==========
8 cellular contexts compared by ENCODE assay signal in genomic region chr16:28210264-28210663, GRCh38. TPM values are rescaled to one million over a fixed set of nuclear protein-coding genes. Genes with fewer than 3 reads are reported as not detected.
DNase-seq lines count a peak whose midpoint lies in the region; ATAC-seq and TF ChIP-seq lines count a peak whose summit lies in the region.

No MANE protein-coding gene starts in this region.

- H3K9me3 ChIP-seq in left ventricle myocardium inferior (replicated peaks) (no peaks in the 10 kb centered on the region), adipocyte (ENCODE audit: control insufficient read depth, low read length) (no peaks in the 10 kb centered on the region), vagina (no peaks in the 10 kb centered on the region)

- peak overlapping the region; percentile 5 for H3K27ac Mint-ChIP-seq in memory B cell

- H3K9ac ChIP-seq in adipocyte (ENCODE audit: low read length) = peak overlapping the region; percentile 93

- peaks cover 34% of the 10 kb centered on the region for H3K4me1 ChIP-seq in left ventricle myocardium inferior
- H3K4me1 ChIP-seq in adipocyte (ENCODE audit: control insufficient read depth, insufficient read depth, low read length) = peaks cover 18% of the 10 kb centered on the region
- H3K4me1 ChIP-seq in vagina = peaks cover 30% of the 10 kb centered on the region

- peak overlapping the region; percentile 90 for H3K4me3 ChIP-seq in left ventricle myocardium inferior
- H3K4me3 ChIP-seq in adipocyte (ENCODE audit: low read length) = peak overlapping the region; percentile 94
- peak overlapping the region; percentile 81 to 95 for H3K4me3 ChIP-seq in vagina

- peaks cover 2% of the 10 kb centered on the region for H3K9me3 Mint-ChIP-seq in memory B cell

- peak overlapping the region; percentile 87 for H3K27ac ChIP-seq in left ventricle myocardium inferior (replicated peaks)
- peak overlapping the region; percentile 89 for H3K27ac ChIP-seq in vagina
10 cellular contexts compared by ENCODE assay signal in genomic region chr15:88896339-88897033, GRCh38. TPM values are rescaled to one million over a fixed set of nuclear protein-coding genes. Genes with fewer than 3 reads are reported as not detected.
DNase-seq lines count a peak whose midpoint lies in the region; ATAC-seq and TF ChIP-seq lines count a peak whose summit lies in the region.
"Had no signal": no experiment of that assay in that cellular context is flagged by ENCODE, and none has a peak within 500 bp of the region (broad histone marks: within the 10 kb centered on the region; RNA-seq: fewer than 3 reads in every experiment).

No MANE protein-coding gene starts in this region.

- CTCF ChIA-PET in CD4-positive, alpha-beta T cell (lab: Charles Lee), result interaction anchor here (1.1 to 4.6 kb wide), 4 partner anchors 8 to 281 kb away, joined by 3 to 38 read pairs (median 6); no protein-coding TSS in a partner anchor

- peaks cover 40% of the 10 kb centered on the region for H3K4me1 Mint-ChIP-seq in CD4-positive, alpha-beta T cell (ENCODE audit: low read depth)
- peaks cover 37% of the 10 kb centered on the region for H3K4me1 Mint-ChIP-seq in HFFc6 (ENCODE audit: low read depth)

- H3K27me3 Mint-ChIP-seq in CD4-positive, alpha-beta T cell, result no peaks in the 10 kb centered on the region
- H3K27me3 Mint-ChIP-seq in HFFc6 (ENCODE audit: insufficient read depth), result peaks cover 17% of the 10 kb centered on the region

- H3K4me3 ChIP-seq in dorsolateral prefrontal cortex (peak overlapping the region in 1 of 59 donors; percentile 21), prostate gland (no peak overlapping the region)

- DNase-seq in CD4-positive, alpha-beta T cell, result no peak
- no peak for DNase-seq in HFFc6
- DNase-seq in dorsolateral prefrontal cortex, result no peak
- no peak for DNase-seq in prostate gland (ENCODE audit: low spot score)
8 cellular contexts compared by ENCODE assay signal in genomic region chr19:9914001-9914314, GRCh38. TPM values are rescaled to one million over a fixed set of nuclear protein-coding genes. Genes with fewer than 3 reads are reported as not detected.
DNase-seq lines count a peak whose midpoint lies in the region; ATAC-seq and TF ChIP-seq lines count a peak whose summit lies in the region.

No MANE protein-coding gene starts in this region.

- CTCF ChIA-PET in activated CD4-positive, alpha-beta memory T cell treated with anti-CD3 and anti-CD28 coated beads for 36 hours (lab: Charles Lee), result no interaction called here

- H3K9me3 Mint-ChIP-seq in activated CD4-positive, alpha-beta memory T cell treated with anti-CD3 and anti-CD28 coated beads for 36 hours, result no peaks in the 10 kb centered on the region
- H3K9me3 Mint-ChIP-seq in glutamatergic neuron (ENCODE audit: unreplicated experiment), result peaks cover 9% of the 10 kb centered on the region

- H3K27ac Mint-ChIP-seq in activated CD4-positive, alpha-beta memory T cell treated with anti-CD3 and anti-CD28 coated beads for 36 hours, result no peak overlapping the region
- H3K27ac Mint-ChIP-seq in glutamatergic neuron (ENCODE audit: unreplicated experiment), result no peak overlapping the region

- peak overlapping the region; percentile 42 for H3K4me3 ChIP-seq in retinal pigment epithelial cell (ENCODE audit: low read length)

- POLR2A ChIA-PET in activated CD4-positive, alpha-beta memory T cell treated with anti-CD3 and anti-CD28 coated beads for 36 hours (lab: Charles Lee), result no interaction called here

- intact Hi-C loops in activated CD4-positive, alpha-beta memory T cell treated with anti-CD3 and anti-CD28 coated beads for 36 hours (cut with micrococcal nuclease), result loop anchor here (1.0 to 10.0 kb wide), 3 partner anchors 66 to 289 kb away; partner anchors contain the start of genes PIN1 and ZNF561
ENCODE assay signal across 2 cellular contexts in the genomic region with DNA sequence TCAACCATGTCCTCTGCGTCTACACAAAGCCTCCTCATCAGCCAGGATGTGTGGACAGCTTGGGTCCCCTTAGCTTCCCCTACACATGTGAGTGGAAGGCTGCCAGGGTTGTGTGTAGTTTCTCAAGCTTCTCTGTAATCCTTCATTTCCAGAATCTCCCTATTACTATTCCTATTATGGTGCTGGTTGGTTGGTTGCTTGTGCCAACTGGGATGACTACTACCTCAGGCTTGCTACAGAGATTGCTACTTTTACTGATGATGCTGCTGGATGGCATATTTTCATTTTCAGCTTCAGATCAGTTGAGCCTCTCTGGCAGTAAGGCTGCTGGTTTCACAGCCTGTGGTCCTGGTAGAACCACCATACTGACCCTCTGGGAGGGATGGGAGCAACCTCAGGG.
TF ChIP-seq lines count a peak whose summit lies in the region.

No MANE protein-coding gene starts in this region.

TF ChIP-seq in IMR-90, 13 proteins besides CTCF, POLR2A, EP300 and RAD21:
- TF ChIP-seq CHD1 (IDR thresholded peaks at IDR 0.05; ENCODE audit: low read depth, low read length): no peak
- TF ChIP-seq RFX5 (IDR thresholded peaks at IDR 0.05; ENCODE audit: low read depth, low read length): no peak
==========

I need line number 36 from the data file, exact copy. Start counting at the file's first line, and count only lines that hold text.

- H3K27ac Mint-ChIP-seq in activated CD4-positive, alpha-beta memory T cell treated with anti-CD3 and anti-CD28 coated beads for 36 hours, result no peak overlapping the region